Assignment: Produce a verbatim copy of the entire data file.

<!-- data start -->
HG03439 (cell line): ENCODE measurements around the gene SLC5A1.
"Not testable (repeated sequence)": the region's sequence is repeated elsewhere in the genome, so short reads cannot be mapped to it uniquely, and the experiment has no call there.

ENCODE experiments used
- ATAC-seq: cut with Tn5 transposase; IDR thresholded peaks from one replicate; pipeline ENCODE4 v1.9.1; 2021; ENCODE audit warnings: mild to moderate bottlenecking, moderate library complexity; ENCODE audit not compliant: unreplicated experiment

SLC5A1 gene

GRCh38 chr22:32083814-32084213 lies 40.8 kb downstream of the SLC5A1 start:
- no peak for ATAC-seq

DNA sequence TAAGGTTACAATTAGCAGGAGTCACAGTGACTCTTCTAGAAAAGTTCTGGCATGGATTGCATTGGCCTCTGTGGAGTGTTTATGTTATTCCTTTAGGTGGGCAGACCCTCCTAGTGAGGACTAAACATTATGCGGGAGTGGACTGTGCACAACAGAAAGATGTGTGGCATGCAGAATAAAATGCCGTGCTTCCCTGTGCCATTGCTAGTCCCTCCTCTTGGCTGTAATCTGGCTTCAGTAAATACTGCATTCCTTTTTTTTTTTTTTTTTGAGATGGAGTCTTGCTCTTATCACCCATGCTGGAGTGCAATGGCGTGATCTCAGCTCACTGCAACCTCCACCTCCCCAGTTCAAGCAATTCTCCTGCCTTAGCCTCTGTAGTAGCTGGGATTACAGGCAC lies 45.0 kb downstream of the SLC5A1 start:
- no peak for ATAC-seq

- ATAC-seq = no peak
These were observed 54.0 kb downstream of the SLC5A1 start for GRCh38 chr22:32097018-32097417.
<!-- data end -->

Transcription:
HG03439 (cell line): ENCODE measurements around the gene SLC5A1.
"Not testable (repeated sequence)": the region's sequence is repeated elsewhere in the genome, so short reads cannot be mapped to it uniquely, and the experiment has no call there.

ENCODE experiments used
- ATAC-seq: cut with Tn5 transposase; IDR thresholded peaks from one replicate; pipeline ENCODE4 v1.9.1; 2021; ENCODE audit warnings: mild to moderate bottlenecking, moderate library complexity; ENCODE audit not compliant: unreplicated experiment

SLC5A1 gene

GRCh38 chr22:32083814-32084213 lies 40.8 kb downstream of the SLC5A1 start:
- no peak for ATAC-seq

DNA sequence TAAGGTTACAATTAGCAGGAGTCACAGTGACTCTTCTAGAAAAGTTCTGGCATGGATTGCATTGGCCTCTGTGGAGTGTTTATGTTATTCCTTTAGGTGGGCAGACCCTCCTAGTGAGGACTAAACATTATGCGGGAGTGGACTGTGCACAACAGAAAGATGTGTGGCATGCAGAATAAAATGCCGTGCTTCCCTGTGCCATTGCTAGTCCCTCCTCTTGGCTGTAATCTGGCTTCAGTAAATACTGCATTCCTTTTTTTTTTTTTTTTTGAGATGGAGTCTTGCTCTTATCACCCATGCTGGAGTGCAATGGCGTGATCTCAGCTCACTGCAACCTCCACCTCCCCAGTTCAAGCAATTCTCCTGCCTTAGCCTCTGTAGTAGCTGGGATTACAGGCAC lies 45.0 kb downstream of the SLC5A1 start:
- no peak for ATAC-seq

- ATAC-seq = no peak
These were observed 54.0 kb downstream of the SLC5A1 start for GRCh38 chr22:32097018-32097417.